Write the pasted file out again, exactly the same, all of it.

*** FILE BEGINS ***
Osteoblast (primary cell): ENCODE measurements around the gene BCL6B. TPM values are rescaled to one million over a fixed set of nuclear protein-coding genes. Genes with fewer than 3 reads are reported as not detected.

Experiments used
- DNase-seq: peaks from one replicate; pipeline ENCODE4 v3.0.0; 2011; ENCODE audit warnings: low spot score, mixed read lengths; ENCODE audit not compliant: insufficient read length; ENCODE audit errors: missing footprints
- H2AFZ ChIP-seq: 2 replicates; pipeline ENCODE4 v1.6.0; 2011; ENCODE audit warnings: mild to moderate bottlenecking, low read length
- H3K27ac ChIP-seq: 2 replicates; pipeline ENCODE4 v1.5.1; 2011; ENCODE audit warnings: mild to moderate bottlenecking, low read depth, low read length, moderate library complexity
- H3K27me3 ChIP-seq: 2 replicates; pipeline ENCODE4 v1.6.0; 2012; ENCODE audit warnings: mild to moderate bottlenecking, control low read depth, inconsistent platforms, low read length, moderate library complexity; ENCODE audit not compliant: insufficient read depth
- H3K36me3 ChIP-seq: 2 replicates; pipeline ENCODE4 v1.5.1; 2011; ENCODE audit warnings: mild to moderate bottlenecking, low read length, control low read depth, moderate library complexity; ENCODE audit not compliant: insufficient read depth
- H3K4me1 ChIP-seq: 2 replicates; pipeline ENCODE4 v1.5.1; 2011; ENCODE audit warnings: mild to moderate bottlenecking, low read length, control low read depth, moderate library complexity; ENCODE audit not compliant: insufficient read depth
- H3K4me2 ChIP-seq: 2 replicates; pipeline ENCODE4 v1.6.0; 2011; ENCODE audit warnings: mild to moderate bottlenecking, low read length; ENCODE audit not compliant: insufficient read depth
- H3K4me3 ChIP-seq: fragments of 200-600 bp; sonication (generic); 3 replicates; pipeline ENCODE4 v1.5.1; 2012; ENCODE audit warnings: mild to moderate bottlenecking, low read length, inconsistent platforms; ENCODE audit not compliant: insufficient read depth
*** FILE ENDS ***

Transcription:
Osteoblast (primary cell): ENCODE measurements around the gene BCL6B. TPM values are rescaled to one million over a fixed set of nuclear protein-coding genes. Genes with fewer than 3 reads are reported as not detected.

Experiments used
- DNase-seq: peaks from one replicate; pipeline ENCODE4 v3.0.0; 2011; ENCODE audit warnings: low spot score, mixed read lengths; ENCODE audit not compliant: insufficient read length; ENCODE audit errors: missing footprints
- H2AFZ ChIP-seq: 2 replicates; pipeline ENCODE4 v1.6.0; 2011; ENCODE audit warnings: mild to moderate bottlenecking, low read length
- H3K27ac ChIP-seq: 2 replicates; pipeline ENCODE4 v1.5.1; 2011; ENCODE audit warnings: mild to moderate bottlenecking, low read depth, low read length, moderate library complexity
- H3K27me3 ChIP-seq: 2 replicates; pipeline ENCODE4 v1.6.0; 2012; ENCODE audit warnings: mild to moderate bottlenecking, control low read depth, inconsistent platforms, low read length, moderate library complexity; ENCODE audit not compliant: insufficient read depth
- H3K36me3 ChIP-seq: 2 replicates; pipeline ENCODE4 v1.5.1; 2011; ENCODE audit warnings: mild to moderate bottlenecking, low read length, control low read depth, moderate library complexity; ENCODE audit not compliant: insufficient read depth
- H3K4me1 ChIP-seq: 2 replicates; pipeline ENCODE4 v1.5.1; 2011; ENCODE audit warnings: mild to moderate bottlenecking, low read length, control low read depth, moderate library complexity; ENCODE audit not compliant: insufficient read depth
- H3K4me2 ChIP-seq: 2 replicates; pipeline ENCODE4 v1.6.0; 2011; ENCODE audit warnings: mild to moderate bottlenecking, low read length; ENCODE audit not compliant: insufficient read depth
- H3K4me3 ChIP-seq: fragments of 200-600 bp; sonication (generic); 3 replicates; pipeline ENCODE4 v1.5.1; 2012; ENCODE audit warnings: mild to moderate bottlenecking, low read length, inconsistent platforms; ENCODE audit not compliant: insufficient read depth